03/18/2010 05:12 am ET | Updated May 25, 2011

Going Broke in Albany, Part 2: Where's a Press-Induced Panic When We Need One?

Here's Part 2 of my 3 Part Series on the NY State Budget Deficit. Part 1, which you can read here, was an explanation of the crisis and description of the State Senate's unfortunate and dangerous control of the cuts. 

Here's a first: Our local papers aren't being sensational enough.

There's a good chance we're on the verge of entering a new financial era in New York State. An era that will be defined by the cutting, gutting, and slashing of our social services. An era that will offer us wayward emergency financial legislation and confused spur-of-the-moment cutting. Maybe worst of all, it will be an era that we will have had the chance to prevent. 

Yes, I welcome our news-media to interrupt our collective inertia about this budget-mess with some old-fashioned hyperbolic fear-mongering. This time, it would actually be useful. Maybe press-induced state-wide panic would provide an alarmed, collective voice to communicate the dire need for action from our representation, maybe it could provide some impetus for them to approve the cuts.

There are so many episodes in recent history in which panic did us no good, in which it had no positive legislative outcome; found no useful conclusion. For example, I remember during their irresponsible and sensational swine flu coverage last year, the New York Times provided an interactive map of where the flu was spreading, what the death count was, and where it was likely to spread. Each state had a category of "potential cases," which was inordinately large, and mostly fictitious once the tests came back. Well, where's their comprehensive guide to our budget, a map of how our budget money is distributed so we can understand it better? 

That's just wishful thinking, I guess. Sadly, the Times didn't write a single article about the budget deficit from November 17 to 25.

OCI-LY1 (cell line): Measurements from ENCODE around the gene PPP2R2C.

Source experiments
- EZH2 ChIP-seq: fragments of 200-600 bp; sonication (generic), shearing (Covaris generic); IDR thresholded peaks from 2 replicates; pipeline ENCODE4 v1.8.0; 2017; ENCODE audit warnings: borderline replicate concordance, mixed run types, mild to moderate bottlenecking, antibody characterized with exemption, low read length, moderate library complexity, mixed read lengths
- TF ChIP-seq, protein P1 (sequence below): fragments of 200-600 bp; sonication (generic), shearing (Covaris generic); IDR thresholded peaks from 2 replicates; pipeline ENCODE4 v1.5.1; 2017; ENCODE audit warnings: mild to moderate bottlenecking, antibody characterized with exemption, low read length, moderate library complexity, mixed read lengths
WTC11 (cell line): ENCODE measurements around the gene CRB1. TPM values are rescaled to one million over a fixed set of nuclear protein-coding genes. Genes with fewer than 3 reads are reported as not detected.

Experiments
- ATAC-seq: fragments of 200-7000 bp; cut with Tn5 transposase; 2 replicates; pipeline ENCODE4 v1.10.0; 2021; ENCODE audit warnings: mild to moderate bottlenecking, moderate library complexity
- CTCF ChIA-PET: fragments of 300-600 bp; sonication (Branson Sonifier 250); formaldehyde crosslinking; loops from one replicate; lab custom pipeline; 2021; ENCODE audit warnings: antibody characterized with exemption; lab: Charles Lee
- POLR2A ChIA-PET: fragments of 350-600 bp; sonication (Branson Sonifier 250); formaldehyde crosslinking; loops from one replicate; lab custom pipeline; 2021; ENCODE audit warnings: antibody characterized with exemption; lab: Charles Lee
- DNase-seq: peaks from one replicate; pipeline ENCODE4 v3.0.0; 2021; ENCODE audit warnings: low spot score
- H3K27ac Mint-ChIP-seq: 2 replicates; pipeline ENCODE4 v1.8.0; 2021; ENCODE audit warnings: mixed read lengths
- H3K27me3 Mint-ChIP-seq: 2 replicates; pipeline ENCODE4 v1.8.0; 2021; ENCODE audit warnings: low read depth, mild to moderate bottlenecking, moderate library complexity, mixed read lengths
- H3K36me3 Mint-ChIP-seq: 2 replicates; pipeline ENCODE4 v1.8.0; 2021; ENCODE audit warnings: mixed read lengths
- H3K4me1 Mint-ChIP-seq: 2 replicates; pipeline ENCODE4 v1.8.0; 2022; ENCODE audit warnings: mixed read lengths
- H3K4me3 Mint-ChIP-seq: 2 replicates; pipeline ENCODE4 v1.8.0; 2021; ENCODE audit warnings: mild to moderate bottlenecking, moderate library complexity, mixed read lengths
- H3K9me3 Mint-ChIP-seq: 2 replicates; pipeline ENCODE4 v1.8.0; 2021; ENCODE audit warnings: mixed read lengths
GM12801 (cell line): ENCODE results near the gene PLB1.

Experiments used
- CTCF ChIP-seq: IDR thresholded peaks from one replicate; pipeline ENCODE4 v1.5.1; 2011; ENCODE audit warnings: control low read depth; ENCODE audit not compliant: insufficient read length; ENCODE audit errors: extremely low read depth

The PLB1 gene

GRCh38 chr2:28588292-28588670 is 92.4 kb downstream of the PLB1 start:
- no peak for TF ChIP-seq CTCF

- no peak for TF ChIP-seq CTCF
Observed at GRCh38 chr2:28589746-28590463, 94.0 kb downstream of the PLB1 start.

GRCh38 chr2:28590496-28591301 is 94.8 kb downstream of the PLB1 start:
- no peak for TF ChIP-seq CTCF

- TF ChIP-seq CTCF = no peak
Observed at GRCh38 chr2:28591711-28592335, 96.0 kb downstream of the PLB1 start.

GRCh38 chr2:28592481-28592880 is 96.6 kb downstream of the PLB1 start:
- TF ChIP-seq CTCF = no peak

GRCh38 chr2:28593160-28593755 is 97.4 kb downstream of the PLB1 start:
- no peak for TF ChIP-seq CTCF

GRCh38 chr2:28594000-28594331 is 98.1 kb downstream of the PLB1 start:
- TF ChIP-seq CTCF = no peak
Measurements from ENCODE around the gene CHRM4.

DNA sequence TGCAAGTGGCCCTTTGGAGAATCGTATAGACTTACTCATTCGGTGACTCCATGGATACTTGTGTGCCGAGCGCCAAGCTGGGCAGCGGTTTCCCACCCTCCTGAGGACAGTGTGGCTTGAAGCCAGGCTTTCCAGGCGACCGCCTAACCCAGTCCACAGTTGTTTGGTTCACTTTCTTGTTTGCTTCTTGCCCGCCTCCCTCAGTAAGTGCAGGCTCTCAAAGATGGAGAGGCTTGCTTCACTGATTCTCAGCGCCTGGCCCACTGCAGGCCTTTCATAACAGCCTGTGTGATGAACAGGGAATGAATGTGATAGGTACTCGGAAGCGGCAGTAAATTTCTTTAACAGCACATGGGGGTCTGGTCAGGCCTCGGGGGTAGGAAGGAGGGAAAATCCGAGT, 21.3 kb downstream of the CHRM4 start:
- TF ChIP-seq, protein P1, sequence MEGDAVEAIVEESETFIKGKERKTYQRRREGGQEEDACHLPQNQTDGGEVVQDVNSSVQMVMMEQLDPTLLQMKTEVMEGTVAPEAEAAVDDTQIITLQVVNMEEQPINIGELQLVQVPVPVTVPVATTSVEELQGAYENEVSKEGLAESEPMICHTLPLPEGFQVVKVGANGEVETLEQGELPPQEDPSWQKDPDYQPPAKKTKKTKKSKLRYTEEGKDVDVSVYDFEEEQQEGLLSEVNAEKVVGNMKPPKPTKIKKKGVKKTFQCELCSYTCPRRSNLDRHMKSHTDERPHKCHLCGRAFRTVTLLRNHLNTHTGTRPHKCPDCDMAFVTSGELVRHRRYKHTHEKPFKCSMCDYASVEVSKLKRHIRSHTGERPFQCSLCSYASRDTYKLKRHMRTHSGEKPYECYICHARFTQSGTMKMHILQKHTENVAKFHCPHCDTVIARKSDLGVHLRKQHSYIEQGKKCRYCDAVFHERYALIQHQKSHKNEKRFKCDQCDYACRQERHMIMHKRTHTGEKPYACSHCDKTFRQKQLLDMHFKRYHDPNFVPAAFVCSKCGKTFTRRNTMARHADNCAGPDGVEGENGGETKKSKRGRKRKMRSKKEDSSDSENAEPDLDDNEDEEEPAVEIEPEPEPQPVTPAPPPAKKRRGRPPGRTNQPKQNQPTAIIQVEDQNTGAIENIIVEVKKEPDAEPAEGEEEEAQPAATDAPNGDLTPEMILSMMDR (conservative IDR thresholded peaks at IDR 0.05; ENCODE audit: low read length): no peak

And it's not that there wasn't plenty to report on. Paterson's media blitz, his threat of declaring unilateral power over the other two houses, a strange friendship between the Senate Dems and Repubs, three-way deals, two-way deals: all of these items were substantiive enough to become real stories.

It's just that the budget mess is, well, messy. It's complex, sticky, and therefore doesn't garner enough attention from their readers. The Times' most successful local stories are colorful neighborhood tales, condemnations of fraud and corruption. It's hard to pin-point heroes and villains in this budget crisis: we're dealing with unsavory, self-serving Albany politicians across the board. 

That brings us to the other end of the spectrum: how unpleasant it is to analyze the special interests in this story. The lobbyists providing opposition to these cuts aren't the usual big-tobacco, pro-gun lobbyists we hear about in Washington. They're our teachers and Medicaid advocates. The Daily News wrote a piece condemning Senate Finance Chair Carl Kruger's lobby contributions, but provided extraneous information about landlord contribution from previous years, and funding from gambling lobbyists.

As difficult as it is to admit it, the teachers' union and healthcare lobbyists are playing politics too, trying to minimize the damage on their end. They aren't the usual big tobacco and vice lobbyists in Washington that we love to hate. No, these lobbyists should be on our side. Well, I say they too should be called out for their irresponsible shortsightedness. They too know that if a budget proposal isn't passed soon, the state will likely not be able to pay 1.6 billion dollars of state aid to schools due in December. To give you some perspective, Paterson is now proposing less than 300 million dollars of education cuts. They're lobbyists though, they have to lessen their cuts and hope that they fall in other departments. Ultimately, the long-term reality isn't as visceral and frightening as the short-term cuts, and these unions are probably as confused and afraid to disappoint their support as the State Senate is.

It's time for us to start making this front page news. The existence of our social services is being threatened by cheap politicking and systemic ineptitude. It's time for our papers to be brave when they discus our budget, and for them to lay blame in the right quarters. The severity of the budget-crisis shouldn't be up for debate anymore: for once, we'd be healthy to panic. 

Up next: Part 3 - The Outcome.